I'm back! Missed you all. Hope to be here more often. Here's a baby face - Sylvia's -- to add a little sweetness to my diatribe.


by ceridwen at 10:17 PM
in birth | in a perfect world (ie: sweden) | media momming


oh look! you're back. it is difficult to get off the floor. my girls are almost two and i still spend a good deal of time looking at ceiling fans whirling as i am jumped on and tortured.

homebirth? why can't a woman make a decision to do whatever the f she wants to do? why is there always someone somewhere trying to make some kind of golden standard for our health? personally, i wanted to be as close to an epidural as possible for the twins birth, but far be it from me to deny anybody the right to pop their babies out wherever they feel comfortable doing so.

comment by Juliette G. at June 20, 2008 2:30 PM

Nice post. Beautiful baby!

I've written my own post about the "resolutions." If you get back up on the computer, you may enjoy reading it!

I have my own newborn.... just love giving him loves!

comment by Susana at June 21, 2008 1:10 PM

you should see what truly horrific parents do. they loan their kids to teenagers who think they can raise children. seriously, it on this new NBC show called Baby Borrowers. criminal

comment by Gary at June 22, 2008 4:34 PM

I loved the movie but it did pose a few questions for me. Should I absolutely say NO to induction? I want to try for natural for sure but lets say we are up to hour 30 and I'm still not where I need to be to get that baby out? Should I just say let's do the C-Section? From what I have been reading and what was in the film, it appears that induction & epidurals are just not good for the baby.

I am a first time mom and considered a high risk pregnancy due to my age of 41.


comment by Gina Stickley at August 1, 2008 6:13 AM

Hey Gina--

Medical induction is actually an incredible tool when used appropriately; as is a well-timed epidural. The main problem is that inductions are pretty much a routine procedure these days. And they do come with risks (and they can be highly unpleasant, too). As the documentary shows, women are not given the chance to spontaneously begin labor and let their bodies have a good go at alone. But after 30 hours of painful natural labor I think a push of pitocin or (preferably?) an epidural could be an great help and worth it from a risk/benefit POV. An epidural can give an utterly exhausted women who has been laboring on her own for a long time exactly the break she needs. And suddenly she'll open up and the baby is born and the epidural has actually prevented a c-section! Pitocin is less fun, because it can cause mammoth contractions but at times it is helpful, too. Also, it may make you feel better to know there's some disagreement about whether your age automatically makes you "high risk." Absent of other factors, age alone may not make that big a difference. Of course, you'll be labeled advanced maternal age, which is always fun. But try to focus on the fact that a woman's body is designed to do this. And let yourself off the hook about the epidural-- if you end up needing it, go for it! It's not a sign of failure and can actually be a really great thing and the right choice. There are things you can do to encourage a natural birth but it's important to stay open. Micromanaging birth-- even with the goal of a natural birth--is never a good idea. Every body and every labor is its own thing- see how yours unravels and trust that you'll make good choices as you go. Hope this helps! And congratulations. - Ceridwen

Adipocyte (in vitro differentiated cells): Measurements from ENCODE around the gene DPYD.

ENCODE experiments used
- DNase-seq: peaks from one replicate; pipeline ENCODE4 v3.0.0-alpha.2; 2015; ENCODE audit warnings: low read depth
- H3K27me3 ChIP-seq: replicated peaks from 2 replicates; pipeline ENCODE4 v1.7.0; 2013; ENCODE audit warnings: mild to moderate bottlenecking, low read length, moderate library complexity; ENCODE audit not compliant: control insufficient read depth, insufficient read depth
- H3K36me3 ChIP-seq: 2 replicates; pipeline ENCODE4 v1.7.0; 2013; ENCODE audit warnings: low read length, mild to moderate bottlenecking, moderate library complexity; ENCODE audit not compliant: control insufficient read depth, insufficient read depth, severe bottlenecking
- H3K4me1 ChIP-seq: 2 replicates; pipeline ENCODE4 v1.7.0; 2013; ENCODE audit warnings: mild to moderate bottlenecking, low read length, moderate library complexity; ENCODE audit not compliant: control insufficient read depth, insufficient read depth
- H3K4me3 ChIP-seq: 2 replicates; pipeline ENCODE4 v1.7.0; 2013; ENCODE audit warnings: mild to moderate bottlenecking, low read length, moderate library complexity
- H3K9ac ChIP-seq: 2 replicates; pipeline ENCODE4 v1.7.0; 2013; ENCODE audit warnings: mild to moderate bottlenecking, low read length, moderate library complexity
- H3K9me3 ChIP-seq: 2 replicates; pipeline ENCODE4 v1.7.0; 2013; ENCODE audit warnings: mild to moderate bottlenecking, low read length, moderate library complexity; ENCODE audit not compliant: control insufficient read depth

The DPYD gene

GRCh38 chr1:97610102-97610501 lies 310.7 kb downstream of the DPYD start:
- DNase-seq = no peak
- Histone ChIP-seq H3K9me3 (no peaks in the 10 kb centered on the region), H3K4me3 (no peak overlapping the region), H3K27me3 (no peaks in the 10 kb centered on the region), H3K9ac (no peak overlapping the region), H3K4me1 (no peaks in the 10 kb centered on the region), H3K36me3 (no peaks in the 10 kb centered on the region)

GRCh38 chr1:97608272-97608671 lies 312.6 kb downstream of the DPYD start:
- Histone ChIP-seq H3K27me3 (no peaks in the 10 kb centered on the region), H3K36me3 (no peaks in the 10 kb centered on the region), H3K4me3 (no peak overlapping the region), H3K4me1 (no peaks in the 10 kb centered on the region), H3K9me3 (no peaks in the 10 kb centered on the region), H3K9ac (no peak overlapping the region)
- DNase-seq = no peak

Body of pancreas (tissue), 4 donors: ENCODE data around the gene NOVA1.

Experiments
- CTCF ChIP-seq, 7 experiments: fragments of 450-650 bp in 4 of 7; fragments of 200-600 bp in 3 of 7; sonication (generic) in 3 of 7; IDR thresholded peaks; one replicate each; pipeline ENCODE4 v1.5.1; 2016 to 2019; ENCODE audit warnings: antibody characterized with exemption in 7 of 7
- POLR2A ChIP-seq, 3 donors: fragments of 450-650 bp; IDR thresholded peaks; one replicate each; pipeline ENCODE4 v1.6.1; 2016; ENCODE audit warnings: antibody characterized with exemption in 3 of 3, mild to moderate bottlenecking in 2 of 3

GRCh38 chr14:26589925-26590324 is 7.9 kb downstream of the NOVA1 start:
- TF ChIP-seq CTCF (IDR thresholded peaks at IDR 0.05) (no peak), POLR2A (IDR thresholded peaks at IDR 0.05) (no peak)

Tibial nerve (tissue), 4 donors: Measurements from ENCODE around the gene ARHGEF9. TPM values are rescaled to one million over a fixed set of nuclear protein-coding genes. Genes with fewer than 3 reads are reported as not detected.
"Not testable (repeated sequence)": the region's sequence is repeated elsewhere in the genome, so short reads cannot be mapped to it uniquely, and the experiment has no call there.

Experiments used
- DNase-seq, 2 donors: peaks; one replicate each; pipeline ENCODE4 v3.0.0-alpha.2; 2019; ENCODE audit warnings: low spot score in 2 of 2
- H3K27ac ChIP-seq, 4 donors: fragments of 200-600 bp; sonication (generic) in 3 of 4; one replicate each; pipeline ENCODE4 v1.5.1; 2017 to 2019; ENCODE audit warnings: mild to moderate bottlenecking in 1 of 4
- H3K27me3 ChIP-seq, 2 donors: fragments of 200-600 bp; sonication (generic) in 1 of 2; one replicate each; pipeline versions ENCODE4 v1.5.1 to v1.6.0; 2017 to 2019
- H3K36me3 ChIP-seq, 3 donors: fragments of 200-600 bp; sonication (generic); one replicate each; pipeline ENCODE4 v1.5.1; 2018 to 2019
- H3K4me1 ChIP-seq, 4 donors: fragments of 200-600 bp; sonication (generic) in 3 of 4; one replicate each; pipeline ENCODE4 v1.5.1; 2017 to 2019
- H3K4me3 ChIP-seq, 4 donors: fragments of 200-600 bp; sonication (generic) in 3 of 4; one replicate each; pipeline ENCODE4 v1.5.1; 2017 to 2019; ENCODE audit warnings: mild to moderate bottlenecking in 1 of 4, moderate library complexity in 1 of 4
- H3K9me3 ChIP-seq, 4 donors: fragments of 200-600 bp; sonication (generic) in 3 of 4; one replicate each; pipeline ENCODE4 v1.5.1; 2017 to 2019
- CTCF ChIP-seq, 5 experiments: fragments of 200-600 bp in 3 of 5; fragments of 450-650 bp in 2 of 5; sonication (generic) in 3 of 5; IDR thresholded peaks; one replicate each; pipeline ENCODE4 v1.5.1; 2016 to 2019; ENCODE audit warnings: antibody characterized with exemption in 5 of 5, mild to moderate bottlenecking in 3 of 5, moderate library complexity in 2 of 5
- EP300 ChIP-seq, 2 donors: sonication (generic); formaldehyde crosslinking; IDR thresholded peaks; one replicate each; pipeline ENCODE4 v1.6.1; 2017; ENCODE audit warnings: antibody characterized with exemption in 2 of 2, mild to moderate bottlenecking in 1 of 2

comment by ceridwen at August 1, 2008 11:03 AM